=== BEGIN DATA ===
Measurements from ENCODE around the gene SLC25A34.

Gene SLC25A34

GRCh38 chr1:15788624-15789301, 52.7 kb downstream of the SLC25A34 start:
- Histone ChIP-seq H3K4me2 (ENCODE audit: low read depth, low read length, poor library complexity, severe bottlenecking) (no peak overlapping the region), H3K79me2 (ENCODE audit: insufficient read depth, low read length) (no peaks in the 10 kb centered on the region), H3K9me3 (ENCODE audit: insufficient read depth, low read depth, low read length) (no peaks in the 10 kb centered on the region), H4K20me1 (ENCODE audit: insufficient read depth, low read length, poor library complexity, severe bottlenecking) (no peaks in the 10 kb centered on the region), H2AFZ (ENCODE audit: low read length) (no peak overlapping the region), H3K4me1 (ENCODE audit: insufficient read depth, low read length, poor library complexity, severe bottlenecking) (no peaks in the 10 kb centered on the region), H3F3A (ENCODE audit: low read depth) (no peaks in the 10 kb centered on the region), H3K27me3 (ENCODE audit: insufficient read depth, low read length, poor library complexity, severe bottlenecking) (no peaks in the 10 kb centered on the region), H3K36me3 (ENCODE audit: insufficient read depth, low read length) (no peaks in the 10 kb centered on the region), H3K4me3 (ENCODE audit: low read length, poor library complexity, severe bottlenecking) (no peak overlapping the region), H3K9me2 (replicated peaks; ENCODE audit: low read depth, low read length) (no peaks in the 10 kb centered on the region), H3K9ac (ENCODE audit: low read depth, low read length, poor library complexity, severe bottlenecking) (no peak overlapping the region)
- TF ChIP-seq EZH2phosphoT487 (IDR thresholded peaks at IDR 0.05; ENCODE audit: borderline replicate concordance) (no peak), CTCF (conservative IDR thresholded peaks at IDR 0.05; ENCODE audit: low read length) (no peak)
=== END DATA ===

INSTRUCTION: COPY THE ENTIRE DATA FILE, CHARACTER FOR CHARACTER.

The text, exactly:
Measurements from ENCODE around the gene SLC25A34.

Gene SLC25A34

GRCh38 chr1:15788624-15789301, 52.7 kb downstream of the SLC25A34 start:
- Histone ChIP-seq H3K4me2 (ENCODE audit: low read depth, low read length, poor library complexity, severe bottlenecking) (no peak overlapping the region), H3K79me2 (ENCODE audit: insufficient read depth, low read length) (no peaks in the 10 kb centered on the region), H3K9me3 (ENCODE audit: insufficient read depth, low read depth, low read length) (no peaks in the 10 kb centered on the region), H4K20me1 (ENCODE audit: insufficient read depth, low read length, poor library complexity, severe bottlenecking) (no peaks in the 10 kb centered on the region), H2AFZ (ENCODE audit: low read length) (no peak overlapping the region), H3K4me1 (ENCODE audit: insufficient read depth, low read length, poor library complexity, severe bottlenecking) (no peaks in the 10 kb centered on the region), H3F3A (ENCODE audit: low read depth) (no peaks in the 10 kb centered on the region), H3K27me3 (ENCODE audit: insufficient read depth, low read length, poor library complexity, severe bottlenecking) (no peaks in the 10 kb centered on the region), H3K36me3 (ENCODE audit: insufficient read depth, low read length) (no peaks in the 10 kb centered on the region), H3K4me3 (ENCODE audit: low read length, poor library complexity, severe bottlenecking) (no peak overlapping the region), H3K9me2 (replicated peaks; ENCODE audit: low read depth, low read length) (no peaks in the 10 kb centered on the region), H3K9ac (ENCODE audit: low read depth, low read length, poor library complexity, severe bottlenecking) (no peak overlapping the region)
- TF ChIP-seq EZH2phosphoT487 (IDR thresholded peaks at IDR 0.05; ENCODE audit: borderline replicate concordance) (no peak), CTCF (conservative IDR thresholded peaks at IDR 0.05; ENCODE audit: low read length) (no peak)